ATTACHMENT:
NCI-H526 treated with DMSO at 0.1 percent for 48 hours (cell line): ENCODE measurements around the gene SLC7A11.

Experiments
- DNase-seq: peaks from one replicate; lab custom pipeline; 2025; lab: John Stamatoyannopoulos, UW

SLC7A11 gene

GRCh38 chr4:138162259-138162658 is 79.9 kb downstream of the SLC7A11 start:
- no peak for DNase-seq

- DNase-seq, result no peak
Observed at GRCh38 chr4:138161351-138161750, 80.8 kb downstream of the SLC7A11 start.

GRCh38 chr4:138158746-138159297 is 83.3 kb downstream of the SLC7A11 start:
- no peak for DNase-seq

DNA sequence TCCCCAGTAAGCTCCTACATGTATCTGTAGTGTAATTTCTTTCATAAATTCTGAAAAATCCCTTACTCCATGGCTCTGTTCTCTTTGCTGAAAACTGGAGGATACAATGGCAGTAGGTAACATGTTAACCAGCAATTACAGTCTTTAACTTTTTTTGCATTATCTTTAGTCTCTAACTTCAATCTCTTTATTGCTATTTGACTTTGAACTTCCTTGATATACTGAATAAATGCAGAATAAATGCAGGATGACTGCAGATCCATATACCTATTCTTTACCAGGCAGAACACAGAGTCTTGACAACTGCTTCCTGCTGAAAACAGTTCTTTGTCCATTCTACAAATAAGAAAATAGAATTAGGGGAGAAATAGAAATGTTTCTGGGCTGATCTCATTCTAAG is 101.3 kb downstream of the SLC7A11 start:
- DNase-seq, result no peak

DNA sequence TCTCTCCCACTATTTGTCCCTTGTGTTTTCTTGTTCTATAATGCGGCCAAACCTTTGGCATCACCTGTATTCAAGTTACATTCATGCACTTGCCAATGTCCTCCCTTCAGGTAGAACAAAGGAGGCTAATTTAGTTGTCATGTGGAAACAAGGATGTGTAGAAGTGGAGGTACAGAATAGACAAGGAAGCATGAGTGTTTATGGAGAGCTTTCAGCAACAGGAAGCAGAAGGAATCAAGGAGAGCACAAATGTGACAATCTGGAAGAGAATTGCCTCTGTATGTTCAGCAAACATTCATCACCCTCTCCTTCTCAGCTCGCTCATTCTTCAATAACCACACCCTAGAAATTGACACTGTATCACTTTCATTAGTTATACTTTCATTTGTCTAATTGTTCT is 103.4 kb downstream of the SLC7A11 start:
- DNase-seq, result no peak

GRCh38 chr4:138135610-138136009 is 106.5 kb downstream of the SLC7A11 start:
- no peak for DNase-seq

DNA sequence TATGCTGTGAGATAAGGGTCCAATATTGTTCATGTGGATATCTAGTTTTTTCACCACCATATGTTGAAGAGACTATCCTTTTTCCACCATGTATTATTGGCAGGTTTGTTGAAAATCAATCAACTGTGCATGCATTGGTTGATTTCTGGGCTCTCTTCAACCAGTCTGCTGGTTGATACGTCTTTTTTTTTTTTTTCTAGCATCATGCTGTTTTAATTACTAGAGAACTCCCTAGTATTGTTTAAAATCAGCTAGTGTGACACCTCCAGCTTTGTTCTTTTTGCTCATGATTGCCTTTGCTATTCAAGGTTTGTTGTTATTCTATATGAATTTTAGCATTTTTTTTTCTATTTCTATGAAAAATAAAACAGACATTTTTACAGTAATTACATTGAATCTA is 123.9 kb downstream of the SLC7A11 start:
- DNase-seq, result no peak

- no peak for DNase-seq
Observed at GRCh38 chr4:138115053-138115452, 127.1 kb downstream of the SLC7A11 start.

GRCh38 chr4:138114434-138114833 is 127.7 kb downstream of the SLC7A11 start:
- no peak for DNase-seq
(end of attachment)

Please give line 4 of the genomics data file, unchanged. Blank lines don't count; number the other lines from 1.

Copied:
SLC7A11 gene